Bone marrow transplant wards: movement of airborne bacteria in the presence of electric fields

In addition to my research in the induction of leukaemia, I have been examining the movement of airborne bacteria in the presence of electric fields and its application in the related field of bone marrow transplant wards.

Bone marrow transplant patients are nursed in a protected environment. The chemotherapy and radiotherapy treatment has a profound effect on the recipient's immune system, so that a high proportion of them develop potentially life-threatening infections. We are investigating the possible role played by static electric charge acquired by different plastic medical devices in mediating some of these infections.

The attraction of radon decay products to sources of power frequency electric fields has been demonstrated by Henshaw et al (1996). Since these radioactive decay products are attached to natural aerosol particles, their behaviour reflects that of aerosols of any kind in the size range ~0.01 to ~0.6 microns. This has implications for exposure to pollutant non-radioactive aerosols in the environment in relation to proximity to sources of electric fields. Theoretically, viruses which fall in a similar size range should also be attracted to such sources and it is expected that arger airborne agents such as bacteria and fungi (~1 to ~10 microns) may demonstrate a similar action.

Bacteria attached to a skin squame

The attraction of dust to TV and VDU screens is an everyday observation, but the attraction of particles of a specific size range does not appear to be well investigated. Sources of static electricity are commonplace in home and office environments. The possible adverse health effects of VDU screens has been extensively discussed in the literature. Some reports of 'sick building syndrome' have associated adverse health effects such as skin rashes, itching and respiratory disorders with self reported exposure to static electricity.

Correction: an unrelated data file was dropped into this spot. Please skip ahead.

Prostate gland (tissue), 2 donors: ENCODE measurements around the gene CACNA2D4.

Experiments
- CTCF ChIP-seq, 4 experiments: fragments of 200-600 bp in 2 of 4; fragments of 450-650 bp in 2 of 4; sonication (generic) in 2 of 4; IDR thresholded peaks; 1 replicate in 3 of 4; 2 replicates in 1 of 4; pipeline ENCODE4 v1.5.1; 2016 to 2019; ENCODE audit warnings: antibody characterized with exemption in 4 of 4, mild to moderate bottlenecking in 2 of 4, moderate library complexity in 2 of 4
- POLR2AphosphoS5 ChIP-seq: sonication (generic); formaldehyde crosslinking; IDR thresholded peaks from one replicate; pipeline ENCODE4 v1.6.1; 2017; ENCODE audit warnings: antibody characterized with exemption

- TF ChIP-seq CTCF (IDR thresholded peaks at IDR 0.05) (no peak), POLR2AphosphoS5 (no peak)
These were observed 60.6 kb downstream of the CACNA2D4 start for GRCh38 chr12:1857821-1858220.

Increased deposition with increased voltage

Airborne bacteria in a domestic situation are usually a reflection of man's activity. Staphylococci are found in all individuals, but with variations in carriage between age groups and populations. Aerosol particles shed from the human body are, first, droplets expelled from the respiratory tract through the nose and mouth. They consist of liquid which may surround infective material and second, skin squames which are constantly being lost from the skin surface. The number of skin scales liberated is of the order of 7 million per minute, based on an equivalent diameter of 14 microns and a body surface of 1.8 m2.

Increased deposition at the edge of the -2 kV plate and in air close to the plate

Special filters were used to collect airborne bacteria. for 50 Hz, filters were placed vertically against wires carrying 230 V and 2 kV potentials. For DC, filters were placed on metal plates hanging vertically in air carrying potentials of ± 4, ± 3, ± 2 or ± 1 kV and a grounded control. Deposition of airborne bioaerosols was proportional to the voltage.

Increased deposition of bacteria at AC wire


Static electric charge may contribute to infections in bone marrow transplant wards
Allen JE, Henshaw DL, Wynne H, Ross F and Oakhill A, 2003
Journal of Hospital Infection, 54(1), 80-81

Biological aerosols, static charge and hospital infection
Allen JE, Wynne H, Ross F, Henshaw DL and Oakhill A. 2001
In: Aerosols, Their generation, Behaviour and Applications. pp99-102
Twelfth Annual Conference of The Aerosol Society
Bath University 18-19 June, 2001. ISBN 0 9529777 6 1

Enhanced deposition of radon daughter nuclei in the vicinity of power frequency electromagnetic fields.
Henshaw DL, Ross AN, Fews AP and Preece AW., 1996
International Journal of Radiation Biology, 69, No.1, 25-38